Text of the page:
Over the last two seasons, there have been periods of slow starts, poor third quarters, and inexplicable turnovers. And yet, there was always confidence the team’s firepower would steady the ship. More often than not, the Celtics would rise to the occasion when the chips were down. They were the underdog team who fought hardest with their backs against the wall.
Well, despite their early-season billing as one of the premiere teams in the East, the Celtics are underdogs again. Frankly, the Celtics aren’t as good as we expected. There’s shallow bench depth, struggling stars, and a lack of being “engaged in each other,” as Steven’s put it.
Now, the stage is set for the underdog to rise again.
Against a Sacramento Kings team relying on the play-in tournament for any hope of playoff basketball, that underdog rolled over for a belly rub. Entering the fourth quarter, we saw no snarling faces, heard no growls - guess that dog was neutered.
“We have to play as a team. We have to move past a mistake, or a missed shot or a missed opportunity, or them banking a shot in from three. And move on, show a great mindset, show a little resolve. We have not done that; that is clear.” - Brad Stevens
A sub-par first half performance had been rectified by a resilient Celtics third quarter, allowing the team to enter the final stretch trailing by a single point. Then the fight we had seen throughout the third dissipated again.
Boston’s two star wings combined for an inexcusable 1-for-8 shooting, while Kemba Walker managed to hit three of his eight attempts. So, where did it all go wrong? Offensively, there was a blend of poor shot selection and a lack of urgency.
The above play is indicative of the Celtics’ struggles. An initial dribble-hand-off between Payton Pritchard and Robert Williams provides the big-man with ample room to pull up, but his shot isn’t developed enough for that to be considered a good look.
Williams keeps the play moving side-to-side (a good development over recent weeks) and initiates a second hand-off action on the opposite corner with Jayson Tatum. Harrison Barnes does a great job of absorbing the screen contact and positioning his body to “ice” Tatum, forcing the Celtics star wing to drive towards the hoop.
Tatum recovers a Hassan Whiteside block with the shot clock still ticking, relocates, and jacks up a corner three. An entire 24-second clock spent on a wasted possession. When Tatum saw Whiteside rotate over, could he not of fed the ball back to Williams? Have the Celtics lost faith with baseline cuts when a passing big like Williams has the ball around the elbows? And where was Walker - their most clutch scorer - on this play?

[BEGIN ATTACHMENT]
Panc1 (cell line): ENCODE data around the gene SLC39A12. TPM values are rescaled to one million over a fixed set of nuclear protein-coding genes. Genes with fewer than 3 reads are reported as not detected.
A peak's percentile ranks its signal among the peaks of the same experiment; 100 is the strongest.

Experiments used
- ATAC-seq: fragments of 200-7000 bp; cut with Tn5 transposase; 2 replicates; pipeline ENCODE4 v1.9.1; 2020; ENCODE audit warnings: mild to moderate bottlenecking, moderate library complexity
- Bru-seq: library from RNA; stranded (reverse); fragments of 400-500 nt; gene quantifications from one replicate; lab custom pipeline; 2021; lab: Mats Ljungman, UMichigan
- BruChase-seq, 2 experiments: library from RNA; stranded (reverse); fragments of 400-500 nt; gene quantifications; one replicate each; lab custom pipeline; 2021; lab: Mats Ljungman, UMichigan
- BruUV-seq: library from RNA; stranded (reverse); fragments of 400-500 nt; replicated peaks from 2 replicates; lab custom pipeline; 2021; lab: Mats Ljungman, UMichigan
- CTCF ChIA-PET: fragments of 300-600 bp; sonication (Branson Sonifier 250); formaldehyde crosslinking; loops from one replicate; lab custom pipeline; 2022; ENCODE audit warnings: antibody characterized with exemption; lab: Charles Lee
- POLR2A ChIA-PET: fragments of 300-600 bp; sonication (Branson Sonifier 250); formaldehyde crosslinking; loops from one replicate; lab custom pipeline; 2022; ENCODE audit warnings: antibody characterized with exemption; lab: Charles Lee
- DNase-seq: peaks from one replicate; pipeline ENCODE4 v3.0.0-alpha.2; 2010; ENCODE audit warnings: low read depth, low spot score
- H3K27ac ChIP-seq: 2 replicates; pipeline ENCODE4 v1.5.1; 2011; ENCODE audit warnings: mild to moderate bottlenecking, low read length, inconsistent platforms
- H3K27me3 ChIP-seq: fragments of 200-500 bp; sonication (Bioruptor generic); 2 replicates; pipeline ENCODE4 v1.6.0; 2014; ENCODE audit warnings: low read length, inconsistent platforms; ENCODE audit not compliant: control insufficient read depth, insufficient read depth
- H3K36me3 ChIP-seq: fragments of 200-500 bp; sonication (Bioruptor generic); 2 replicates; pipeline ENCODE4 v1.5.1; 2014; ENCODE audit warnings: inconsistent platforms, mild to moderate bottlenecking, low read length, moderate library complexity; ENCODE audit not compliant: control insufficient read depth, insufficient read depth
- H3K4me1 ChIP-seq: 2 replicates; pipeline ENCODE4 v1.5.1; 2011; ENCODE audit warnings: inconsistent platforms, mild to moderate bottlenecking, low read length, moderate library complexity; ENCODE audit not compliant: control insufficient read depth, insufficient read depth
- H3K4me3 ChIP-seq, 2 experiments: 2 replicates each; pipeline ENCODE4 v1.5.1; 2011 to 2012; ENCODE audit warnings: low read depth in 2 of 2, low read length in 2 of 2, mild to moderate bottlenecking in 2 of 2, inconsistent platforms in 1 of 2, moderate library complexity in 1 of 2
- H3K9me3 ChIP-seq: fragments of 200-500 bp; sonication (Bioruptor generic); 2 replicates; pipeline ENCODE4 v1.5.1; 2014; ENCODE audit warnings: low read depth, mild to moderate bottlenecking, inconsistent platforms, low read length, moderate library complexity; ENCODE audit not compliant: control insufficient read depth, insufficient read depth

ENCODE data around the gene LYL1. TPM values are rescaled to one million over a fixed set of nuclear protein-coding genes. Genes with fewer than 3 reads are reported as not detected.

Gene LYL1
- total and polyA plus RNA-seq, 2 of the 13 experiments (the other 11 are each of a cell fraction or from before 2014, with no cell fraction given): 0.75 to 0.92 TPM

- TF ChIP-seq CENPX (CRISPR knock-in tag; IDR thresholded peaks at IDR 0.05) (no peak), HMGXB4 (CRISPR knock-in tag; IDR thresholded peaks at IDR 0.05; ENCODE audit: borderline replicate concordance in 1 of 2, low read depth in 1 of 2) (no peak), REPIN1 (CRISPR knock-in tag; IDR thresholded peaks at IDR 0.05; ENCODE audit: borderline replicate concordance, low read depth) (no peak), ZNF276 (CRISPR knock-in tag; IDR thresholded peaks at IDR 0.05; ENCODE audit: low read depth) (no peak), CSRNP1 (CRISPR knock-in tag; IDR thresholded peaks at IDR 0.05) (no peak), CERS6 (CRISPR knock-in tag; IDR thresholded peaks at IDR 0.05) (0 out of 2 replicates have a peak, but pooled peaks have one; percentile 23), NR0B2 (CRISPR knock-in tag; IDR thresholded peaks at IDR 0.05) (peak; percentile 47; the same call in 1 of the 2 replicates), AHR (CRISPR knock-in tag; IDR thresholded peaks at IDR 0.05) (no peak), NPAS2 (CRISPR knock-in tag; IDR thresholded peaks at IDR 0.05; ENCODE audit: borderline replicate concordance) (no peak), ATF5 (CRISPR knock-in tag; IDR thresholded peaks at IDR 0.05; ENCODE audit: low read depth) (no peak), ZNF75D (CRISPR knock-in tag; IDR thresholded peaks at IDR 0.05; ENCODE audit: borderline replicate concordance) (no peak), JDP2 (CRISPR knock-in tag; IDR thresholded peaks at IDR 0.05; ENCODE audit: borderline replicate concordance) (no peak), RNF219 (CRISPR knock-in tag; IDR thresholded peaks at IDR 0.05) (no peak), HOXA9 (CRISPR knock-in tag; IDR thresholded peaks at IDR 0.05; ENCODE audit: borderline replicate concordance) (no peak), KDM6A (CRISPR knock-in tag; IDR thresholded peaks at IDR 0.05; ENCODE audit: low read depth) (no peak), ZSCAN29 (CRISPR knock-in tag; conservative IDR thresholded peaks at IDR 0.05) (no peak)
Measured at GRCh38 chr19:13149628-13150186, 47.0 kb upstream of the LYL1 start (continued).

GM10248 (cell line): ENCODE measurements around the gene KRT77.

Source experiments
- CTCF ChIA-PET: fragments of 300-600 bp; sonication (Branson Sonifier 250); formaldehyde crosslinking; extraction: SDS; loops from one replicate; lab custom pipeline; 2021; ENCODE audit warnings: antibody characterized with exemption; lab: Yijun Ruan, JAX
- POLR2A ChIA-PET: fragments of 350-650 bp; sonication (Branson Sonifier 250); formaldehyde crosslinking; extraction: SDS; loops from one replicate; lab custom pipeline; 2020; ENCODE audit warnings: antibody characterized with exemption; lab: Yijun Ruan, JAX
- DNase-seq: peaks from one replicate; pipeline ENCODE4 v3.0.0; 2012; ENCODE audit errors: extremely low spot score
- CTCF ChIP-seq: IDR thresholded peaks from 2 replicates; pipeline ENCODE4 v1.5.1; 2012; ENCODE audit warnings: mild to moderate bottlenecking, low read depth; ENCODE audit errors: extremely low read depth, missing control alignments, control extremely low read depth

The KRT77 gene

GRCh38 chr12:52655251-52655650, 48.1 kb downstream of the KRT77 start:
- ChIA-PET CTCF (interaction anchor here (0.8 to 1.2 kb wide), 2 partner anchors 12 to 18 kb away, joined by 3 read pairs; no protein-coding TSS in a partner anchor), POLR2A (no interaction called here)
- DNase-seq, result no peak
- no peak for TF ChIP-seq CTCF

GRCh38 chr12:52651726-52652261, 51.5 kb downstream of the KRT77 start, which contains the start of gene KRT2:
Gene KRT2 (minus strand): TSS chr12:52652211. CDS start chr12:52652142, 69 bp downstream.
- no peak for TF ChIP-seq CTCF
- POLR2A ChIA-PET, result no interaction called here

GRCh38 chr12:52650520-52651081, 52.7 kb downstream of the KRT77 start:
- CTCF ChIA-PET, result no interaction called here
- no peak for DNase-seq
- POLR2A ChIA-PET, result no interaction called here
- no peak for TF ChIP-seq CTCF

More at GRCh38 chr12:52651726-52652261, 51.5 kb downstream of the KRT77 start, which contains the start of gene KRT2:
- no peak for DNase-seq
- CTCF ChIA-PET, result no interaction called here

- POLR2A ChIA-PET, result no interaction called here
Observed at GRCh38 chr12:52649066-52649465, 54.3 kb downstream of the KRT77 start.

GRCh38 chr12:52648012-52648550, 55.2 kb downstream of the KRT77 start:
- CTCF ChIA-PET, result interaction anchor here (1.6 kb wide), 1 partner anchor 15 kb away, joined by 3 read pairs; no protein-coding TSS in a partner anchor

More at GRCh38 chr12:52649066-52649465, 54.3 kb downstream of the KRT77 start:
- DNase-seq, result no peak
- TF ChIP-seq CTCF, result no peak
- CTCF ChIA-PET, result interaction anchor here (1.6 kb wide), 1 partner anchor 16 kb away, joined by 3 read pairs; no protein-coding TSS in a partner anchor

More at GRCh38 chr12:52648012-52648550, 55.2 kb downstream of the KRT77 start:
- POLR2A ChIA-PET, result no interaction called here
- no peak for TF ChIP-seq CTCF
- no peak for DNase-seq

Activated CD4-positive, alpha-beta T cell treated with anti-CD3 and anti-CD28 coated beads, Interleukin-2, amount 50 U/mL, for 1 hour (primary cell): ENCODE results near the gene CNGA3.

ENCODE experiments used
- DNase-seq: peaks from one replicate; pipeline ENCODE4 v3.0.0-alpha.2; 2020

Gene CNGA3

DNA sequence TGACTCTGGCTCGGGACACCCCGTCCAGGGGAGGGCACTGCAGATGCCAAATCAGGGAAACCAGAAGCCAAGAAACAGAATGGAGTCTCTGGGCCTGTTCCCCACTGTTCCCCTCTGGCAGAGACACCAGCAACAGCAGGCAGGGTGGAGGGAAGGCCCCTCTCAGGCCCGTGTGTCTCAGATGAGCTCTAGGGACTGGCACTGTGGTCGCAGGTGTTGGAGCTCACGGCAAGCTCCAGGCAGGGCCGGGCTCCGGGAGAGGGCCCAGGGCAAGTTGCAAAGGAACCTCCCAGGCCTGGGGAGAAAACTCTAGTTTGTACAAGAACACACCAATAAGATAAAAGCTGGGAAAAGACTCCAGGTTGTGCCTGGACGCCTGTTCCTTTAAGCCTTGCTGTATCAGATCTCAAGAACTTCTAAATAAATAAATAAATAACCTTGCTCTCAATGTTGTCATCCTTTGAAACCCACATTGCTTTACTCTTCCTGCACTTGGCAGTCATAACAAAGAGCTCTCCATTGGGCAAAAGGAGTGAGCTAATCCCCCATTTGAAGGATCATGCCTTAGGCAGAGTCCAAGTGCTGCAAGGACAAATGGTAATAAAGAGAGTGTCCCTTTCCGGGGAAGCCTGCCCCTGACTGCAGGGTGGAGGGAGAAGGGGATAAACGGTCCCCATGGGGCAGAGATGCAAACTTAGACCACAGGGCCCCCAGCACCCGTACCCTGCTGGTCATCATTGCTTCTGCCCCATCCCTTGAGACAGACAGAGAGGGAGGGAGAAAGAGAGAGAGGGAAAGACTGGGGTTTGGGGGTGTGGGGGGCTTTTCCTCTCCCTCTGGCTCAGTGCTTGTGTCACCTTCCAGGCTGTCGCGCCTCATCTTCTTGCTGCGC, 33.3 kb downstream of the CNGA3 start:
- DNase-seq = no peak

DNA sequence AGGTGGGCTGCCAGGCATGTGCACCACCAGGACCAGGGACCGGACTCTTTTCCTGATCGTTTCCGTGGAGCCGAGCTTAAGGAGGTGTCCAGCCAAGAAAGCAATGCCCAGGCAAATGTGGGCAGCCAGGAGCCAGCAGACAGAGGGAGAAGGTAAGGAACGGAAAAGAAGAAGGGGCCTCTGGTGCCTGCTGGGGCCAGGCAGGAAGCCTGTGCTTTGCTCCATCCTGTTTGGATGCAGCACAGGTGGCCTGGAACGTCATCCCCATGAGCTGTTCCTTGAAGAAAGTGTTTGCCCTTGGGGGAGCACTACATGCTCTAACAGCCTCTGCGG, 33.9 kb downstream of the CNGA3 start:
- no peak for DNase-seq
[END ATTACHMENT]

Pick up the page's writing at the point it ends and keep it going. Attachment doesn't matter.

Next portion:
Where was the cerebral execution we’ve come to expect from this team? They were playing scared, getting boxed out, and not fighting for each other.
Coming into the season, a key point of discussion was hierarchy. Gordon Hayward’s departure was supposed to untangle the complicated offensive web of who needs touches on what play. Yet, the team looks more individualistic than ever.
Encouragingly, when they do have a possession where the team is connected, we get plays like this:
A slip screen from Marcus Smart starts the action, causing a momentary delay in Richaun Holmes stepping up to help guard the Walker/Williams pick-and-roll action. Here’s where vertical spacing comes into play—Williams rolling parallel to Walker forces Buddy Hield to dig in from the corner and tag Williams.
As a result, Jaylen Brown is left all alone on the corner. Brown lifts towards the wing for the kick-out pass from Walker, drive, mid-range pull-up, and bucket.
The play had off-ball movement, misdirection (Smart’s slip screen, Williams parallel roll), and intelligent passing. When the Celtics can put that brand of offense on the floor, they’re a challenging proposition for any team. It’s just not consistent enough right now.
Perhaps the amount of puppies, and lack of dogs, is part of the problem. Puppies are easily distracted, hard to train, and you would never trust them to guide you. Dogs, however, are fierce, protective, and can easily lead you home.
Similar showings on defense were also tricky to locate, where the application was lacking, communication missing, and any sense of pride.
With dogs on the floor, you can play connected defense, where every rotation is treated like life-or-death, the type of defense Marcus Smart thrives on providing.
For just shy of 24 seconds, this defensive effort was connected, intense, and well communicated. The team moved in tandem, making it easy to visualize the proverbial string that coaches sometimes use as an analogy.
Then the bank shot happened.
What a tough break that Holmes three was. From there, the effort levels dropped, and the Kings began to find cracks in the armor.
“It’s got to be 17 guys playing together. I think the fun follows that you rebound, dive on the floor, you’ve got to be tough every single way. When something doesn’t go your way, you tip your cap and move on.”
Boston currently holds a 16-25 record in fourth quarters this year. There hasn’t been much tipping of the cap from this roster. Instead, we see the dropping of heads when the chips are down, and it’s time to fight. Playing timid isn’t Celtics basketball. It’s not Brad Stevens basketball, and it goes in the face of everything the Celtics have done over the last 6-7 years.
Losing to the Kings isn’t terrible; losing the two-game series against them isn’t the end of the world, either. But it’s not just losses to West Coast opposition, there have been losses to the Detroit Pistons, Washington Wizards, New York Knicks - the list goes on. There is no disrespect intended towards those teams; they earned their wins against the Celtics, but a contending team is supposed to beat those with eighth seed aspirations.
What’s more concerning, is that right now, the Celtics feel like a team chasing the play-in tournament, too.